Ads aim to open the wary wallet

Firms try to prevent frugal shoppers from choosing store brands

After Hormel Foods started a new ad campaigns last year, sales of Spam and Dinty Moore stew rose by double-digit percentages in the quarter that ended Jan. 25. After Hormel Foods started a new ad campaigns last year, sales of Spam and Dinty Moore stew rose by double-digit percentages in the quarter that ended Jan. 25. (Hormel Corp. via Associated Press)
By Anne D'Innocenzio
Associated Press / April 22, 2009
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NEW YORK - The frill is gone.

Companies are moving their ad dollars from gourmet or frivolous items to pantry staples and traditionally ho-hum household goods. Hamburger Helper, Kool-Aid drink mix, and that golden oldie, butter, are advertising stars these days.

The new advertising is aimed not only at cashing in on the new frugality of recession-wary consumers but also fending off a flight to cheaper store brands. It also can help companies maintain their share of a shrinking consumer-spending pie.

In some cases, the ads are paying off with higher sales.

"In this 'Great Recession,' economy, companies are not simply changing the messages they place in their ads. They are doing something much more substantial," said Marc Fleishhacker, senior partner and managing director of OgilvyConsulting's North America practice. "They are fundamentally changing the products they promote."

Land O'Lakes Inc., the maker of deli cheese, eggs, and butter, recently launched its first TV campaign for its basic butter product in 10 years.

Hormel Foods Corp., which increased its spending on ads for Spam last year, began its first national ad campaign for Dinty Moore stew last fall. Sales for Spam and Dinty Moore stew rose by double-digit percentages in the quarter that ended Jan. 25.

Home Depot, the nation's largest home improvement retailer, is pushing items like potting soil and hand tools under a new tag line: "More saving. More doing." Last spring, in contrast, Home Depot had focused on how to create dream kitchens.

Many ads now also have a soothing feel to allay consumer anxiety. Allstate Insurance Co.'s "Back to Basics" commercial looks back to the Great Depression and other tough periods when people enjoyed small things like a home-cooked meal. A General Motors Corp. ad, which has a patriotic theme, promises to make payments if customers lose their jobs.

Shoppers who have noticed the new ads applaud marketers for understanding their changed psyche.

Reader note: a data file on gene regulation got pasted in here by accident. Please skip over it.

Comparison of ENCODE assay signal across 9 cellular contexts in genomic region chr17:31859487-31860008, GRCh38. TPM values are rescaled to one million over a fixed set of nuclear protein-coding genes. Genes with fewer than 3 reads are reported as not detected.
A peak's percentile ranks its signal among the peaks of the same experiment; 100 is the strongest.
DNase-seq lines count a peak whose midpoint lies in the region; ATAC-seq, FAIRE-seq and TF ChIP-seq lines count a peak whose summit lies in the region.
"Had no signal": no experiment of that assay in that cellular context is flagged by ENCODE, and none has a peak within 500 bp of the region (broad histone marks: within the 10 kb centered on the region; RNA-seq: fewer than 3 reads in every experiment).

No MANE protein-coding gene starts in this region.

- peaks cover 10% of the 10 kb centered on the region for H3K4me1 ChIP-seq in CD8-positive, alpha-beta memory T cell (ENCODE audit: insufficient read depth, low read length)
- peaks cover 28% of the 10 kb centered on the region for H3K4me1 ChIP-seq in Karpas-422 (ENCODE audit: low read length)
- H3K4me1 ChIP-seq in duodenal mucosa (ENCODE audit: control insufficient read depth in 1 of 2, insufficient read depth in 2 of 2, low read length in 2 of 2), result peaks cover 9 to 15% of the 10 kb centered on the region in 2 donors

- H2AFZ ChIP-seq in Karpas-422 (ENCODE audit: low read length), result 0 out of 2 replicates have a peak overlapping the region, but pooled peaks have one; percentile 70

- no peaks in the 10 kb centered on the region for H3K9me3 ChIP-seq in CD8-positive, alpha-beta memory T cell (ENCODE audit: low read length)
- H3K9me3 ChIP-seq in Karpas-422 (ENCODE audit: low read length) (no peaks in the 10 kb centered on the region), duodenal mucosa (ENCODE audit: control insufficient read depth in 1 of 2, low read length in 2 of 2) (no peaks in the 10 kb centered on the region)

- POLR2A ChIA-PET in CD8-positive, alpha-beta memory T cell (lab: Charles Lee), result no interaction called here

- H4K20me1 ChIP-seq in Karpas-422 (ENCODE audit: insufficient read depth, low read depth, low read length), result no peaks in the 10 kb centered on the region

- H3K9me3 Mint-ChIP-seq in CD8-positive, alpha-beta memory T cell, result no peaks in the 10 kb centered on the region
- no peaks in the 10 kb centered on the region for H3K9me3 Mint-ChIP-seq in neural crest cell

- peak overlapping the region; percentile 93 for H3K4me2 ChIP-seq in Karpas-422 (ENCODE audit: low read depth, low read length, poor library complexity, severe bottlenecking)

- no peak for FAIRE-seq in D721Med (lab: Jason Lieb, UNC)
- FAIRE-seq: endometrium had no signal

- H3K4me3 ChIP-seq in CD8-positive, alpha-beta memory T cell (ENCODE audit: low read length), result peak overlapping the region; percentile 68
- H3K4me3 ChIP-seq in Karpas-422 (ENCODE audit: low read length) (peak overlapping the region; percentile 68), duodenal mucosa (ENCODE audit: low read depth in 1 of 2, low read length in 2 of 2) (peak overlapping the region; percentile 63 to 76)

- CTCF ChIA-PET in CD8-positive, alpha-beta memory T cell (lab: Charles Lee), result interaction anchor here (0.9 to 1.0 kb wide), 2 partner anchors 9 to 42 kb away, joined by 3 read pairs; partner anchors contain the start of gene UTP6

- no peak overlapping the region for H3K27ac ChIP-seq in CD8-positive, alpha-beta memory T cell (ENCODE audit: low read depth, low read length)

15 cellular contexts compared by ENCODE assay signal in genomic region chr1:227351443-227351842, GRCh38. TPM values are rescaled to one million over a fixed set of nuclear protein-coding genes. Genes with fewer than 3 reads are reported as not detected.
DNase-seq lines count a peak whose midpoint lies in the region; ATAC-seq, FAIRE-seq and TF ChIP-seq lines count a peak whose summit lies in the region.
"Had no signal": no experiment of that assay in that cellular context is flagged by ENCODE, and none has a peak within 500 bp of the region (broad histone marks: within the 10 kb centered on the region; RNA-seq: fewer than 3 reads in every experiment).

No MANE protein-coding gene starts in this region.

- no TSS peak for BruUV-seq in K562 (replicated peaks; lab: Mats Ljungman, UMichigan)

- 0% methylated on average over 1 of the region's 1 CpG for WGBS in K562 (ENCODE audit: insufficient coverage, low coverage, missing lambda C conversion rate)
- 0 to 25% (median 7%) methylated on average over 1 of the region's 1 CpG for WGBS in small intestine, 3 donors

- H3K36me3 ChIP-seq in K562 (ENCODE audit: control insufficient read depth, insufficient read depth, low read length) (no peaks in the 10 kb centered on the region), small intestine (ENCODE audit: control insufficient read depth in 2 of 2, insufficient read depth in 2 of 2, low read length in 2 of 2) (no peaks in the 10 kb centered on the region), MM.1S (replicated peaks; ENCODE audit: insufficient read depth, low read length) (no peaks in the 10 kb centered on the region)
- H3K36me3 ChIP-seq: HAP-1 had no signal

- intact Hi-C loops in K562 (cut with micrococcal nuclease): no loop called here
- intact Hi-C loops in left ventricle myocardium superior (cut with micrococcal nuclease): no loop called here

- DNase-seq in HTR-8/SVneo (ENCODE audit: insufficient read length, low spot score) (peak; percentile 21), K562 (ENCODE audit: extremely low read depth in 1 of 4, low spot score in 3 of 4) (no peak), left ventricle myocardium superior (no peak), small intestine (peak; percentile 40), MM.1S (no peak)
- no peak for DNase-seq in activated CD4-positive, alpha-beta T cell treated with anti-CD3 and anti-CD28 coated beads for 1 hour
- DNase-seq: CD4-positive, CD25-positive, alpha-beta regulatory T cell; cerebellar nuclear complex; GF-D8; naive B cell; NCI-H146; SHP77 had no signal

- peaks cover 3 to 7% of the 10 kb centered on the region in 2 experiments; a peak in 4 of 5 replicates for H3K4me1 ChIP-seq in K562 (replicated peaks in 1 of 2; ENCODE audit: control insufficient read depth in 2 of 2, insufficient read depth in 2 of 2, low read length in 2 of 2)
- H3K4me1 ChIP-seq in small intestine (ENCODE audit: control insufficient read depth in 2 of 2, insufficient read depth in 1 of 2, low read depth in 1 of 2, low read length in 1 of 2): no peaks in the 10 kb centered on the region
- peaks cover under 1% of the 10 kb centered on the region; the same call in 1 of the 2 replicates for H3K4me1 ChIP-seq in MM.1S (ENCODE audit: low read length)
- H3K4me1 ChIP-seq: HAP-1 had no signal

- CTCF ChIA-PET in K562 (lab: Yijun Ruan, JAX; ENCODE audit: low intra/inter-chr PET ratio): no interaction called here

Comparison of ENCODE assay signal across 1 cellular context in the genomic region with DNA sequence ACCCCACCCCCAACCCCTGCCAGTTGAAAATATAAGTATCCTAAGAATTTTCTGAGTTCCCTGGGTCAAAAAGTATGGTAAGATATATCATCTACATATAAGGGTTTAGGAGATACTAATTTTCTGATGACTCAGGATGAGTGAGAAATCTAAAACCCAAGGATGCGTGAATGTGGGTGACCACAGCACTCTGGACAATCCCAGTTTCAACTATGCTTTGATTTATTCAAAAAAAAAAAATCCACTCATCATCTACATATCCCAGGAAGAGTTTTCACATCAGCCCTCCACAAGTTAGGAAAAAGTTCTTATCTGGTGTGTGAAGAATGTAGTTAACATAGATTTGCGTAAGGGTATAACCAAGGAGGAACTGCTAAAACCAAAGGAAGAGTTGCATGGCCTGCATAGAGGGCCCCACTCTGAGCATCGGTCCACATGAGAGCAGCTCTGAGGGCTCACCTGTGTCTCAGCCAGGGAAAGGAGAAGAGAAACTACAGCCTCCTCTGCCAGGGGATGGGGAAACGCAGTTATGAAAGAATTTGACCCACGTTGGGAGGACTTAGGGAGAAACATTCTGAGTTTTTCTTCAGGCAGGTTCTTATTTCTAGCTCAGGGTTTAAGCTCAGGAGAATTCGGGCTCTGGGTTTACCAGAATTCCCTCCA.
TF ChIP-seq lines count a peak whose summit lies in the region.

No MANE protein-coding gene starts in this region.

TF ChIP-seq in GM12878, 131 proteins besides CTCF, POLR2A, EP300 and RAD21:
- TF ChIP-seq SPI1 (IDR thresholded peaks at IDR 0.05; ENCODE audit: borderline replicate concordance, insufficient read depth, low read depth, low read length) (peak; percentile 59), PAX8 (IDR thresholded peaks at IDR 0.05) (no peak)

"I like the messages out there. It's less focused on consumerism and buying the best," said Andrea Beck, a 39-year-old stay-at-home mother of two from South Orange, N.J., who said she has slashed her household's spending on food and lawn care.

The shift to highlight more everyday products follows more than a decade of companies pushing $30,000 kitchen renovations, $15-per-pound cheeses, and flashy jewelry as rising home values and growing stock portfolios made consumers feel flush.

No more. The recession has brought on an abrupt change in shoppers' mindsets.

Consumer spending not adjusted for inflation grew last year at the slowest rate since 1961 and is expected to remain sluggish for the rest of the year.

In the fourth quarter of 2008, spending on food and nonalcoholic beverages fell 3.2 percent, according to Scott Hoyt, senior director of consumer economics at Moody's

In the last big recession, in the early 1980s, consumer product companies simply shrunk their ad budgets, said John Greening, a 28-year advertising industry veteran and now an associate professor at Northwestern University's Medill School of Journalism.

But they can't afford to do that this time, as shoppers are shifting to lower-priced store brands, spending more at discounters, scraping the last dollop of face cream from the jar, and buying more cheap canned goods and pasta.

Sales of store-label consumer products rose 9.1 percent to $84.8 billion in the 52 weeks that ended March 21, while the sale of brand-name goods gained just 1.7 percent to $421 billion, according to data from Nielsen Co.

"People are willing to settle for value-oriented products," Greening said. "It doesn't have to be the best; it just has to be the best for the value of the money."

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